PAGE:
Friday, October 9, 2009
I must admit that I thought yields on T-bonds would be a lot higher by now. Despite the downward drift in yields since last June, I still expect them to move substantially higher, and today I breathed a sigh of relief. I was amazed at how complacent the bond market seemed to be, ignoring inflation signs such as $1000 gold and a falling dollar, and growth signs such as an across the board rise in commodity prices and sharp declines in swap and credit spreads (not to mention the surge in equity prices). My only explanation was that the market just couldn't believe that the economy would grow by any meaningful amount, even though it appeared to have avoided the calamity that was built into prices around the end of the year.
Then Bernanke gave a speech last night in which he seemed to hint that the Fed would be quicker to raise rates if the economy appeared to be on the road to recovery than he had previously hinted. Suddenly the bond market sat up and took notice: my goodness, there are some signs of recovery out there, so maybe it's not impossible that the Fed could raise rates sooner than we thought. Nominal yields are up about 13 bps across the curve as a result, while TIPS real yields are up by about half as much. This confirms that the market is raising its estimate of future economic growth as well as its estimate of future inflation, and both of those are consistent with my belief that until now, the market and the Fed have been underestimating the ability of this economy to grow, and underestimating the risk of rising inflation.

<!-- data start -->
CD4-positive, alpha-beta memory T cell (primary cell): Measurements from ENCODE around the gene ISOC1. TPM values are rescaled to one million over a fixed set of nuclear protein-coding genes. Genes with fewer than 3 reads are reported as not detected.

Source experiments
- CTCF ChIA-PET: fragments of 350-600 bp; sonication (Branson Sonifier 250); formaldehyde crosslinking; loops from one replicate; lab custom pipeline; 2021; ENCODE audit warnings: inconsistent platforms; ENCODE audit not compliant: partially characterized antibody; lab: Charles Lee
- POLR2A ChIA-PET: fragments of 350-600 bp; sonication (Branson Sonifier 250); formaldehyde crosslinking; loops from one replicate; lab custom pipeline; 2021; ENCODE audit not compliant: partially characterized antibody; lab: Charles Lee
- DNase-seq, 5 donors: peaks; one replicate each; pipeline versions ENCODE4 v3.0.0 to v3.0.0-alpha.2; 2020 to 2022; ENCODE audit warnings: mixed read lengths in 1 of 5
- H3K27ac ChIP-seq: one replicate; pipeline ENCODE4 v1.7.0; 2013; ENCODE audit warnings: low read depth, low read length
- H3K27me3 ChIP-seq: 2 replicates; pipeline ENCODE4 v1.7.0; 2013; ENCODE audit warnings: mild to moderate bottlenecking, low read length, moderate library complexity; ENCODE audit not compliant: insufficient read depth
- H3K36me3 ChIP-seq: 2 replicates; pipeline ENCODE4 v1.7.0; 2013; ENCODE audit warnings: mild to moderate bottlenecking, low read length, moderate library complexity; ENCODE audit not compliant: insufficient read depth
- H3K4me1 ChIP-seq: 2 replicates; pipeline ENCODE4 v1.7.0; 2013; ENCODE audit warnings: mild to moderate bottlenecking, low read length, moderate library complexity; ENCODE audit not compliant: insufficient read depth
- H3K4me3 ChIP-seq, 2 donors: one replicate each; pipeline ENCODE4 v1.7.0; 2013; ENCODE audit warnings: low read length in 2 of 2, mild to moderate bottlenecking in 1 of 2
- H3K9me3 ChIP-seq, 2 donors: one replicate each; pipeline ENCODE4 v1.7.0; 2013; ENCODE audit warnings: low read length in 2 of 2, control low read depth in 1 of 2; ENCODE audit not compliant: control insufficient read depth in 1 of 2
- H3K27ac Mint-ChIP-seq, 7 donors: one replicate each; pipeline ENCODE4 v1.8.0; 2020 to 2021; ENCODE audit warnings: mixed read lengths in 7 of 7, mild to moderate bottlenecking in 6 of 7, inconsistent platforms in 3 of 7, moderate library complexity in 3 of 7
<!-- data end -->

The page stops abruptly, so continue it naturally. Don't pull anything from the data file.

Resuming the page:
Full disclosure: I am long TBT at the time of this writing.
Posted by Scott Grannis at 12:22 PM